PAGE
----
We are more grateful than ever. Over a strong cup of coffee and scrambled eggs we recall what happened the day before – unforgettable!
* * *
Putting behind a lot of miles, it takes us two weeks to get back to Middle Norway. Everyday, we drive 100 to 150 kilometers while our son is taking his nap. We hope for better weather in Mid-Norway. Sun and warmth! All we can think of is summer. How nice that would be now…
The cold is slowly getting to us. And we want our little globetrotter to celebrate a nice first birthday. Someone who is so easy to have and almost always in a good mood should be spoiled with nice weather on his birthday.
And, in fact, we make it back to Romsdal as planned. An incredible nice corner which we had already fallen in love with on our way up north, but which we had to leave due to special circumstances: with a closed snow cover of 3 meters height, activities were simply out of the question.
Today no driving and no hiking. Today we will anticipate his every wish. Not the stress of finding a location where we can wildcamp, we are staying on an official campground. No seclusion but skyping with the family. Pancakes for breakfast, a barbecue for lunch and yummy strawberries in the evening. Roughhousing, yelling, cleaning out the cupboards in the car and playing with birthday presents. Simply enjoying the first official day as a toddler.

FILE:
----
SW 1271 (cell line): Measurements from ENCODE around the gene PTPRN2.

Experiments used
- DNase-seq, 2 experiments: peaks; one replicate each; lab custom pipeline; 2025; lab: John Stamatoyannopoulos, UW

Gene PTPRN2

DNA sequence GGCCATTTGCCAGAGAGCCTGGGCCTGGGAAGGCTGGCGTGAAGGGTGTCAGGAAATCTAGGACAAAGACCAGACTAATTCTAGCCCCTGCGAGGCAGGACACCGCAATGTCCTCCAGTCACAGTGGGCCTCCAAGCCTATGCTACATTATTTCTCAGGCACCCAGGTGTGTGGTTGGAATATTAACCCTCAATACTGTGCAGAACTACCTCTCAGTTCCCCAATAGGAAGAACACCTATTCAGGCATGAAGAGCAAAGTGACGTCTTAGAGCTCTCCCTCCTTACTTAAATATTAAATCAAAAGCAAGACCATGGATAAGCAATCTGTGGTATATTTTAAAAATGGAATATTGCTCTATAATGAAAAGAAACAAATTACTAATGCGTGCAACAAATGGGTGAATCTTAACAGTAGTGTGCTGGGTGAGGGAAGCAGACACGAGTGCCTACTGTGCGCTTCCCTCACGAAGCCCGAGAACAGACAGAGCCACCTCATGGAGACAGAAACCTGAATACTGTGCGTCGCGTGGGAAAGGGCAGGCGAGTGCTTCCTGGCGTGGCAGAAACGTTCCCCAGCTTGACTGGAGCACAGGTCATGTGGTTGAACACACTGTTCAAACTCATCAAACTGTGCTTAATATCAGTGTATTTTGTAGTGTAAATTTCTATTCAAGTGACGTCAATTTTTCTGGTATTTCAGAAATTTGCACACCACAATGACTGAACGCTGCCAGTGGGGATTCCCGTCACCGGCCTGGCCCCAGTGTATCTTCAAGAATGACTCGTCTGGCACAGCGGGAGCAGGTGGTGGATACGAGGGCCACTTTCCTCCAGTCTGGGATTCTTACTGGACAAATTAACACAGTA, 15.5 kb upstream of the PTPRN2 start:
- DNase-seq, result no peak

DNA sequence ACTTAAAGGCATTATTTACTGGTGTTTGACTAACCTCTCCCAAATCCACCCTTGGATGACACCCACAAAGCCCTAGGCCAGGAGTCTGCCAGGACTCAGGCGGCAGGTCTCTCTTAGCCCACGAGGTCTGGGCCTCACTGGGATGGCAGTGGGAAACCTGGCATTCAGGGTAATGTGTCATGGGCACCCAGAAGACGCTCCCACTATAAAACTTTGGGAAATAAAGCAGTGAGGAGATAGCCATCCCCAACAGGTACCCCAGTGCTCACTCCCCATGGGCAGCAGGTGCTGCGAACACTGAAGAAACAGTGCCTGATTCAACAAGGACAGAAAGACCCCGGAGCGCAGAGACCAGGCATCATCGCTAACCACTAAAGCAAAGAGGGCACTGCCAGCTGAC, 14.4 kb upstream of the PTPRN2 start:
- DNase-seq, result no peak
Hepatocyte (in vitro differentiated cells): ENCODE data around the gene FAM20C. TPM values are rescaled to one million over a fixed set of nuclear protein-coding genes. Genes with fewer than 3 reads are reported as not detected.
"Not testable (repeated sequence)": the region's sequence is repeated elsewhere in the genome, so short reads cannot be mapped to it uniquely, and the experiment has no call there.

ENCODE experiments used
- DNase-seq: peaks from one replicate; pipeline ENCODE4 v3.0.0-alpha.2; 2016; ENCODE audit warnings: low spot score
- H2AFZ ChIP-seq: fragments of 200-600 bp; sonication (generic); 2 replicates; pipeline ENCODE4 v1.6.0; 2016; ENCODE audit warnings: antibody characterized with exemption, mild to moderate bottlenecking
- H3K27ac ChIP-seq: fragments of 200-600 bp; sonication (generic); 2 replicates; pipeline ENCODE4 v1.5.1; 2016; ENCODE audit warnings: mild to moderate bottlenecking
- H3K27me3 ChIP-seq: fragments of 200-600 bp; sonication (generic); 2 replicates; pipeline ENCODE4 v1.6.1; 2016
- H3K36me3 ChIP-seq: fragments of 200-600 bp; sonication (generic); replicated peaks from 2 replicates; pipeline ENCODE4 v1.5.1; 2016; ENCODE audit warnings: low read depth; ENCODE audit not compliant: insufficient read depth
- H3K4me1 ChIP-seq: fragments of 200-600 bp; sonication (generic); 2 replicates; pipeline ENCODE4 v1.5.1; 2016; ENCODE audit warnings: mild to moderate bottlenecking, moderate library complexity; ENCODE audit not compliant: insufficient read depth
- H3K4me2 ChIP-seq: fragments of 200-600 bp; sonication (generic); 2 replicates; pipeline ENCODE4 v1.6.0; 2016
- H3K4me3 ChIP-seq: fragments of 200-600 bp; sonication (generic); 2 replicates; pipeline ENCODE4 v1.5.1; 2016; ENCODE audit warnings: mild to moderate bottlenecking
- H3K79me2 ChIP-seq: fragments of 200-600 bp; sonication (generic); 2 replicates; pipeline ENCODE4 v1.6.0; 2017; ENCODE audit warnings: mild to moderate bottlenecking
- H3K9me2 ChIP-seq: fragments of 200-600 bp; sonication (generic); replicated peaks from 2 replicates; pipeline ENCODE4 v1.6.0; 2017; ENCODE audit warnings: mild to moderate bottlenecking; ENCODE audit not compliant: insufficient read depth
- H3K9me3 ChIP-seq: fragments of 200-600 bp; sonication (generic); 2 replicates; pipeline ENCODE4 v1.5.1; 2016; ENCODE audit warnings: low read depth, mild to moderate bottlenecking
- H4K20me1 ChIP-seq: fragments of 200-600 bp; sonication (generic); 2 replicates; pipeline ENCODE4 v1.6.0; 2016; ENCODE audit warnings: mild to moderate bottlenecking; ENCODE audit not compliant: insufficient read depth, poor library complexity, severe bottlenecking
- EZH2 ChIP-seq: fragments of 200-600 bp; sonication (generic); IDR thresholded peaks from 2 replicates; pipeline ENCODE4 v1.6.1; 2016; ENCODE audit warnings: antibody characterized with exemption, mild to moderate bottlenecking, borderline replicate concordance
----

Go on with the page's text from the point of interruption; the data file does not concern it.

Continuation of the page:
* * *
Several weeks after our trip, we skim through our journal. An unforgettable, completely enriching experience. We can’t imagine a more wonderful and active parental leave. Our T4 also served us well, even if it wasn’t always easy. He mastered several meters in altitude and fatally narrow roads.
We reached our limits, tore and expanded them. Climbing mountains when you’re inexperienced is challenging. Physically as well as mentally. We weren’t used to such vistas. Panoramas that knocked us off our feet. Dimensions your mind just can’t grasp. A diversity of flora and fauna that enthused us and left us speechless.
But also the unfamiliar confinement turned out be a challenge. Often we wanted to go back home. Fought or yelled. Gave each other the silent treatment or swore. You can’t escape pouring rain. That was also our parental leave! And it remains to be said: The child survived – and so did we!
We’ve grown together as a family, in an unbelievably beautiful country.
Now, we are back in the grip of everyday life and often go separate ways during the week. But at night, mother, child and father lie together in bed and remember the time in Norway.
Matteo, maybe someday and somehow you might remember this trip. And if not, then there are several pictures and a journal to tell you about our adventure. Mom and Dad spent 100 percent time with you and really enjoyed it.
Oh, and our Fatty, our Fatty no longer has the typical T4 smell.
He smells of life – and freedom!
* * *